Comparing Frankenstein And The Picture Of Dorian Gray

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When most people think of monsters, they think of ugly creatures whose purpose is to scare anything that it comes across. In Mary Shelley’s Frankenstein, that is the case. Dr. Victor Frankenstein’s creation is a hideous monster that terrorizes his creator and townspeople. On the other hand, Oscar Wilde’s The Picture of Dorian Gray depicts a monster as a beautiful young man whose painted portrait starts to look more like a monster than his actual self. Frankenstein and The Picture of Dorian Gray both tell stories of monsters who do evil things. Both Mary Shelley and Oscar Wilde believe that what makes a man a monster are his actions and his appearance as demonstrated by Frankenstein’s creation and Dorian Gray.
The way that Victor Frankenstein’s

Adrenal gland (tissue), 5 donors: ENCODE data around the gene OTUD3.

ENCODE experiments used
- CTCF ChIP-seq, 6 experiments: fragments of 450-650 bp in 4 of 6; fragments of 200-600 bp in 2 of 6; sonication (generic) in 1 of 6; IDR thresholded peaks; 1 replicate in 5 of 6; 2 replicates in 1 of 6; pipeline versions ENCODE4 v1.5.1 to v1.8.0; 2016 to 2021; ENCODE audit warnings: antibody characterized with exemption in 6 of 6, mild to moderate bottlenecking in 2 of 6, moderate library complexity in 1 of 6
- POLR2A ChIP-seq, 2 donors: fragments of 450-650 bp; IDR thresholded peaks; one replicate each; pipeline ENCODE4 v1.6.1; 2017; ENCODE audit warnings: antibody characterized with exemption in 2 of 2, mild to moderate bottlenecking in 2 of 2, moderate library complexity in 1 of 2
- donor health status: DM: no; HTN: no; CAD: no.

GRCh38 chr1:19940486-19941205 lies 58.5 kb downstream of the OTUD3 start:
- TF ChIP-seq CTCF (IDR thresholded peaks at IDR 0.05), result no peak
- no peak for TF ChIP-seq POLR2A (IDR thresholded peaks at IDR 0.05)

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The beautiful portrait painted by Basil becomes increasingly ugly as Dorian commits his crimes. The portrait’s “gold would wither into grey. Its red and white roses would die. For every sin that he committed, a stain would fleck and wreck its fairness.” (Wilde). The withering of the painting represents the destruction of Dorian’s soul as he grows more corrupt. The physical representation of his actions through the painting frustrates Dorian, but he sinks deeper into his life of sin. Someone might think that seeing a physical representation of his sin would make Dorian think twice about his actions, but it does not. Dorian continues to commit horrible crimes and his portrait becomes more ugly. Dorian Gray “remains young and beautiful, while the portrait grows steadily older and more hideously ugly, manifesting in its deformity the moral corruption of Dorian's ‘soul’” Dorian Gray in The Picture of Dorian Gray, is a young man who sits for portraits painted by Basil Hallward. The portraits show his true beauty and youth. In the beginning of the novel Dorian, Basil, and Harry have a conversation about the portraits and how Dorian wishes that the portrait would age instead of his so he could keep his beauty forever. While Dorian begins his evil deeds, he notices that as he had wished, the portrait grew uglier as he became more monstrous. Because his body does not age and become ugly, the increasingly ugly portrait becomes the physical representation of his monstrosity. Dorian hides the portrait from everyone because he is ashamed of what he has done. As Dorian becomes more and more corrupt, the portrait grows uglier and a more realistic representation of Dorian’s true
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